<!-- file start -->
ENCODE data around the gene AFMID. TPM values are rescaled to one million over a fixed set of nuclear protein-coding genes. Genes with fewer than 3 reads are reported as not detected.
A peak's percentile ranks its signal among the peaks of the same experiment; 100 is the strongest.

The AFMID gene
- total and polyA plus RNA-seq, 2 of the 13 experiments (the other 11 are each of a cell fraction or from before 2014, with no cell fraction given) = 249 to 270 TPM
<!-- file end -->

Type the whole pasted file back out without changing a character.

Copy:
ENCODE data around the gene AFMID. TPM values are rescaled to one million over a fixed set of nuclear protein-coding genes. Genes with fewer than 3 reads are reported as not detected.
A peak's percentile ranks its signal among the peaks of the same experiment; 100 is the strongest.

The AFMID gene
- total and polyA plus RNA-seq, 2 of the 13 experiments (the other 11 are each of a cell fraction or from before 2014, with no cell fraction given) = 249 to 270 TPM